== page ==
By Ross Forman
Roger Neufeldt purchased a large collection of vintage Dodgers cards, many dating back to the team’s stint in Brooklyn, before the 29th annual Tristar Productions’ Summer Collectors Show, held May 29-31 at the NRG Center in Houston.
He had about 35 Sandy Koufax cards, which is more than his normal allotment of cards depicting the legendary left-handed pitcher.
Neufeldt ultimately sold 10 Koufax cards at the three-day show, making Koufax the most popular star among his throng of cards from decades past. In fact, he sold more Koufax cards than cards of Mickey Mantle, “and I can’t remember the last time that happened.”
Mantle almost always is the most sought-after, and most purchased, retro card.
But not at this show, at least not for Neufeldt.
“I just had a nice variety of Koufax cards, and they were selling,” including three rookie cards, though none were high-grade, said Neufeldt, who runs Sports Memories of Norman, Okla., which specializes in retro cards and vintage publications.
“It was unbelievable that Mantle was not the top seller; it’s really been a long time since that wasn’t the case.”
Nolan Ryan usually sells well at Houston shows, Neufeldt said, but he wasn’t even close in sales to Mantle or Koufax. Neufeldt sold only four Mantle cards all weekend.
Other popular star vintage cards at the show were Ted Williams, Stan Musial and Pete Rose, Neufeldt said.
Neufeldt also had success selling about 50 T205 cards, though no major stars were included in the bunch.
“It was an average, maybe above average show,” Neufeldt said. “There was an amazing number of advanced collectors, set-builders, particularly for sets from the 1940s, 1950s and 1960s.”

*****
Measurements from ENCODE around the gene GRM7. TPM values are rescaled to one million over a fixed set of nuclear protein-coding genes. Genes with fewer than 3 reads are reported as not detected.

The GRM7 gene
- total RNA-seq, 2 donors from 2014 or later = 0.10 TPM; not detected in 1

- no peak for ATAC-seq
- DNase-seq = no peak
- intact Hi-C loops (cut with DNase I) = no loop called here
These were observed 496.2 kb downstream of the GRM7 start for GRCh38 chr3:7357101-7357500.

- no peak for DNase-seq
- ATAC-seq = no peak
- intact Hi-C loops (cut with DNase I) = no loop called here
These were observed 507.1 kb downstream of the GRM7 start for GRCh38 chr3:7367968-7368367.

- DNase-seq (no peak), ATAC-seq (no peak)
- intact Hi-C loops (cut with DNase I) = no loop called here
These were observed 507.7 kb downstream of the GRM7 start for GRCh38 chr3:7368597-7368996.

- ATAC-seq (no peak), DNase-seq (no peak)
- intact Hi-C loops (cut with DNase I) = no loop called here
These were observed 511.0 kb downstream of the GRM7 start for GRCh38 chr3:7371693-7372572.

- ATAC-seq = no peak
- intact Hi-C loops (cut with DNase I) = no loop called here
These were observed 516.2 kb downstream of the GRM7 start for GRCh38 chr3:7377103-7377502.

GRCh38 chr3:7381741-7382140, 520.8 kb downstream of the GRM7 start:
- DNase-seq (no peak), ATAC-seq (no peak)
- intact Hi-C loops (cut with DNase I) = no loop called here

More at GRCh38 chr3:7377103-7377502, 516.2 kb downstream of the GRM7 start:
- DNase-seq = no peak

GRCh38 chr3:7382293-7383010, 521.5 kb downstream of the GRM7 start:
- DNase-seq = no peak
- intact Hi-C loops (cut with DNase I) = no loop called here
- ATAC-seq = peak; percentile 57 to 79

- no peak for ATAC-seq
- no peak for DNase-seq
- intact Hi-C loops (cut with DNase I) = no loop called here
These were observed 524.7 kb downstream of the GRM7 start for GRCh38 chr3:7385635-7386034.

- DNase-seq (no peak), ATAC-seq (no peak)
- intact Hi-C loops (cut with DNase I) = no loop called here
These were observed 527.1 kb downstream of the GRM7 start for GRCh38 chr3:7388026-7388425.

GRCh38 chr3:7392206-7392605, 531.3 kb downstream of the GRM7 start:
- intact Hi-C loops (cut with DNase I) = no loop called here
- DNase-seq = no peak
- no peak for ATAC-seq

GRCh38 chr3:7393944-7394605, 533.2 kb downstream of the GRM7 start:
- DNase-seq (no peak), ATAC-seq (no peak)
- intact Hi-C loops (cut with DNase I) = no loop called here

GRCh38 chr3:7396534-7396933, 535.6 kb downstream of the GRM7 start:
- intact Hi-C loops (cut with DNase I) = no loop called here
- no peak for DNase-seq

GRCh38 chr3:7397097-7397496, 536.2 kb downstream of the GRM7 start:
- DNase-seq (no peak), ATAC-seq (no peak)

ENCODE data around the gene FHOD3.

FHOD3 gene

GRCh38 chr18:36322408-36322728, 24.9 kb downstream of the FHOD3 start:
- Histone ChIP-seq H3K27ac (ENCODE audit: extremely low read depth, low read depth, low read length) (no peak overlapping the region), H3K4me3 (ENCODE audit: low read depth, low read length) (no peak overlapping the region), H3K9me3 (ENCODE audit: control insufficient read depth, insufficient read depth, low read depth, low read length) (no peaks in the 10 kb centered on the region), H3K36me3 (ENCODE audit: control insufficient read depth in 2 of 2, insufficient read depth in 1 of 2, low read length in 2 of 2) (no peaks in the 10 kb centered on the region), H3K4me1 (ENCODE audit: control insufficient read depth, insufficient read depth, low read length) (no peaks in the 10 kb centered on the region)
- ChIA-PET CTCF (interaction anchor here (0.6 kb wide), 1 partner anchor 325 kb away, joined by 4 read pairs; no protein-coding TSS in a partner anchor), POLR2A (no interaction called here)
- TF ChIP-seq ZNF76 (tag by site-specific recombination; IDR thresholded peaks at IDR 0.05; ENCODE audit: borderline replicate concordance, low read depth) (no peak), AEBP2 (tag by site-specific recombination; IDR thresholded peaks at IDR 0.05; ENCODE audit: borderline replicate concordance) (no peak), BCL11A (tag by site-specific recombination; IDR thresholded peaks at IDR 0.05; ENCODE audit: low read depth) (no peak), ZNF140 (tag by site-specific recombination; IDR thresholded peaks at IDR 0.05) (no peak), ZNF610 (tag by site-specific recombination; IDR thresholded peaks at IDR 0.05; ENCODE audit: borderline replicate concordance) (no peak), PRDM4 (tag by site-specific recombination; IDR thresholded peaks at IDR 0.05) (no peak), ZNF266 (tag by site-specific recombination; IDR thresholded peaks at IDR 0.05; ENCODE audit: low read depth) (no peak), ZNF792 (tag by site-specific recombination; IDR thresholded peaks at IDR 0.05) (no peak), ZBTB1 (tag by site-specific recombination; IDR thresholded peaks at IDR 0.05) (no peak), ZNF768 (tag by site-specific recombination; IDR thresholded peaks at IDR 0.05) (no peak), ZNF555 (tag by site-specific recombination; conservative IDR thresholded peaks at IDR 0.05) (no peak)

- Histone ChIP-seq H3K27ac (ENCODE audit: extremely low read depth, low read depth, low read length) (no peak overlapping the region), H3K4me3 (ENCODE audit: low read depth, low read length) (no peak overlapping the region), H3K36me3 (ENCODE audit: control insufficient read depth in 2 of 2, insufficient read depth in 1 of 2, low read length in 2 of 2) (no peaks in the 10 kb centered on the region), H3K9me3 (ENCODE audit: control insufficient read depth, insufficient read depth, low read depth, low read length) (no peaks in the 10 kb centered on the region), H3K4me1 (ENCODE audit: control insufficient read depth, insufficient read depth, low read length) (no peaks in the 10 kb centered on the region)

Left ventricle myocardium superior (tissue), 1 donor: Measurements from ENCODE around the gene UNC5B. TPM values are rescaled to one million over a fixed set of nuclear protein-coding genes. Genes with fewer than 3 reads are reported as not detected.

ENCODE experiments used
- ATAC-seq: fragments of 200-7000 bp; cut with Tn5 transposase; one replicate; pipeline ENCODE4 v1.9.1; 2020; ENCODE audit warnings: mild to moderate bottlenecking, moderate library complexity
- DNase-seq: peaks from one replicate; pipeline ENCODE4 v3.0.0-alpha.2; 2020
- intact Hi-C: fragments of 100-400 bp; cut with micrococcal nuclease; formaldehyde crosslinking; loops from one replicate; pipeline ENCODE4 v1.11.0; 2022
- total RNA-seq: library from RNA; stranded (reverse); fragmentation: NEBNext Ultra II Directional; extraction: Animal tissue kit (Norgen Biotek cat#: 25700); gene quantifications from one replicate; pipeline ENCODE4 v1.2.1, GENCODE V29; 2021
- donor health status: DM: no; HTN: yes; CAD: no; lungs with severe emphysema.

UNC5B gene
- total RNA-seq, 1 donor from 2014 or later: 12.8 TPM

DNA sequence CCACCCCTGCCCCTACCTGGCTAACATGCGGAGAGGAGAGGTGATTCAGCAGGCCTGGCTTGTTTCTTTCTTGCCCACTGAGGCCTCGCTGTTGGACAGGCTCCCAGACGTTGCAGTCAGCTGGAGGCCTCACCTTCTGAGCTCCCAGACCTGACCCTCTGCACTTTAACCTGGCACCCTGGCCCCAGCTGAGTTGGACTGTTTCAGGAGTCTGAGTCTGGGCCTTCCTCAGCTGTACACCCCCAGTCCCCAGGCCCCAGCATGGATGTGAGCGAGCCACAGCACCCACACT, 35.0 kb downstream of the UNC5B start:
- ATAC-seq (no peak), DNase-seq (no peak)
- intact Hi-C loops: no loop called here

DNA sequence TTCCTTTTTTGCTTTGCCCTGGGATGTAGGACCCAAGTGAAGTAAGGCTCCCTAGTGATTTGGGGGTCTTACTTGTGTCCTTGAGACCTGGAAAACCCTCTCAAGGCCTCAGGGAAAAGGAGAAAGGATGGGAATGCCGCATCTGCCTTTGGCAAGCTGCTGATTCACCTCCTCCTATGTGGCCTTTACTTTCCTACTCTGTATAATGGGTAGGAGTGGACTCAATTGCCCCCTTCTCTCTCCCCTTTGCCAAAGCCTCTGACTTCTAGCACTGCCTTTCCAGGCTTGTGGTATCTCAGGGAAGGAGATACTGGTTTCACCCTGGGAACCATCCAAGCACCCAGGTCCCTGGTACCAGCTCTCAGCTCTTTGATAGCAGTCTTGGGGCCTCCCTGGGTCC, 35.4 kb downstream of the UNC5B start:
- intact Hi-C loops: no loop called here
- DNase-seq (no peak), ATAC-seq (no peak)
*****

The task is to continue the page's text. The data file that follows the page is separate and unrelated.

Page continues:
He also noted strong sales among lower-grade cards from the 1940s and 1950s.
Overall, Neufeldt said the top-selling cards were from 1952, 1966 and 1967. He also noted strong sales among basketball cards from 1957 and 1969 Topps and 1948 Bowman. Neufeldt also had strong sales of 1971 cards.
Neufeldt’s vintage sales also included a Ty Cobb (PSA 5) from 1910-12 and a 1933 Babe Ruth Sport King card (PSA 2.5).
Neufeldt said sales of vintage publications was limited – and he carried some cool collectibles, such as a 1935 University of Chicago program with Jay Berwanger.
“I thought it’d be a cinch to sell, but it didn’t sell,” Neufeldt said.
He also had a rare program from Ebbetts Field in 1936, a football relic with Ralph Kercheval on the cover, and a 1928 Army-Stanford program ($120) – and neither sold.
Also appearing were Bill O’Brien, Jake Marisnick, Elvin Hayes, Rudy Tomjanovich, Vernon Maxwell, Mel Renfro, Bill Bates, Mario Elie, Robert Horry, Tracy Murray, Brandin Cooks, John Smoltz, Dave Winfield and Terrell Owens, among others.
About 3,500 people attended the show.
“The weather really hurt us,” Tristar Vice President Bobby Mintz said of the flooding that hit Houston area days before and even one day of the show. “That said, all of the players who made it to the show were terrific, and that’s what you can always count on.”
Mintz said Houston Texans head coach Bill O’Brien drew large crowds.
“We’ve had other Friday night guests, like Bill was, and they didn’t draw nearly as well,” he said.
Winfield went out of his way to talk hitting at the show with a team of Little Leaguers.
“It was really motivating,” Mintz said.
Several signers were unable to attend, Mintz said, due to various reasons.
Marty Davis of Marty’s Sports Card Exchange Superstore (Chattanooga, Tenn.) said of the flooding, “It definitely affected the show . . . there definitely were dealers who we know cancelled (due to the weather).”
Davis said the weekend’s biggest surprise among sales of boxes of new releases was simply that sales were across the board.